This type of brain stroke surgery is used to treat ischemic stroke, caused due to the formation of a blood clot in the brain. During mechanical embolectomy, the doctor uses a tiny wire like instrument called “stent” to remove the blood clot.
The stent is inserted into an artery of the leg through a catheter. Thus, when the catheter is removed, the stent and the clot are also removed along with it.
These stroke surgeries are used to treat hemorrhagic stroke. An aneurysm is a weak but bulging part present on the boundary of an artery. When an aneurysm in the brain is ruptured due to several causes like high blood pressure, it results in a hemorrhagic stroke which causes internal bleeding in the brain.
There are two ways to treat an aneurysm:
During an aneurysm clipping, the surgeon uses a tiny metal clip to isolate the aneurysm from intervening with your normal blood circulation. The clip is inserted during craniotomy, a type of surgery to cut a bony opening in the skull so that brain can be directly operated on. However, this surgery makes it highly invasive.
An aneurysm can also be treated via aneurysm coil embolization where the doctors inserts tiny metal coils into the aneurysm bulge to separate it from the normal blood circulation.
Your physician may suggest that you have surgery to open up an artery restricted by a plaque to reduce the likelihood that you may suffer a subsequent stroke. Depending on the circumstances, possible courses of action include the following:
To keep the brain well-oxygenated, blood flows via the carotid arteries on both sides of the neck. The plaque obstructing a carotid artery is removed during this procedure, which may result in a lower chance of having an ischemic stroke. There are also potential dangers associated with having a carotid endarterectomy, particularly for patients suffering from cardiovascular disease or other illnesses.
Angioplasty and the placement of stents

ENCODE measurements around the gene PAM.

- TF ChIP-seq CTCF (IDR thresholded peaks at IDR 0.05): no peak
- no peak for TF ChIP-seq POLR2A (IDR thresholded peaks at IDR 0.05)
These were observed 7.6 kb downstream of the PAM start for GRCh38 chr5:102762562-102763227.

An angioplasty involves threading a catheter into an arterial in the groin to reach the carotid arteries. After that, a balloon is inflated to widen the constricted artery. After that, a stent may be placed into the opening artery to support it.
People who have had a moderate stroke are more likely to recover quicker than those who have suffered more severe strokes. Nevertheless, nothing can be assured since each stroke is unique, and so is each recovery. Because minor brain stroke don't normally result in long-term disabilities, recovery is often quick. Rehabilitation might take anywhere from three to six months when a person has a minor stroke. In other instances, it can take a little more time.
Several factors influence how long it takes to heal. Focusing on the rehabilitation process rather than the recovery period may be more beneficial. When you focus on the activities that will help you get well, you permit yourself to take the necessary measures. It is through action that outcomes are achieved.
After your brain stroke surgery, it is highly required for you to take special care of yourself through several measures and programs prescribed by your surgeon. The area of your brain that was operated during the brain stroke surgery will decide the kind of side-effects and complications you may face after the surgery. In any case, the patient may highly suffer from physical, mental, and emotional deficits because of the stroke, hence the doctor highly recommends the stroke survivors to enrol in a stroke rehabilitation program which is a rigorous therapy program. The doctor along with an entire team of physical, recreational, speech therapists, nurses and dieticians work hard with you to make your recovery easy and smooth so that you can resume your routine slowly and steadily.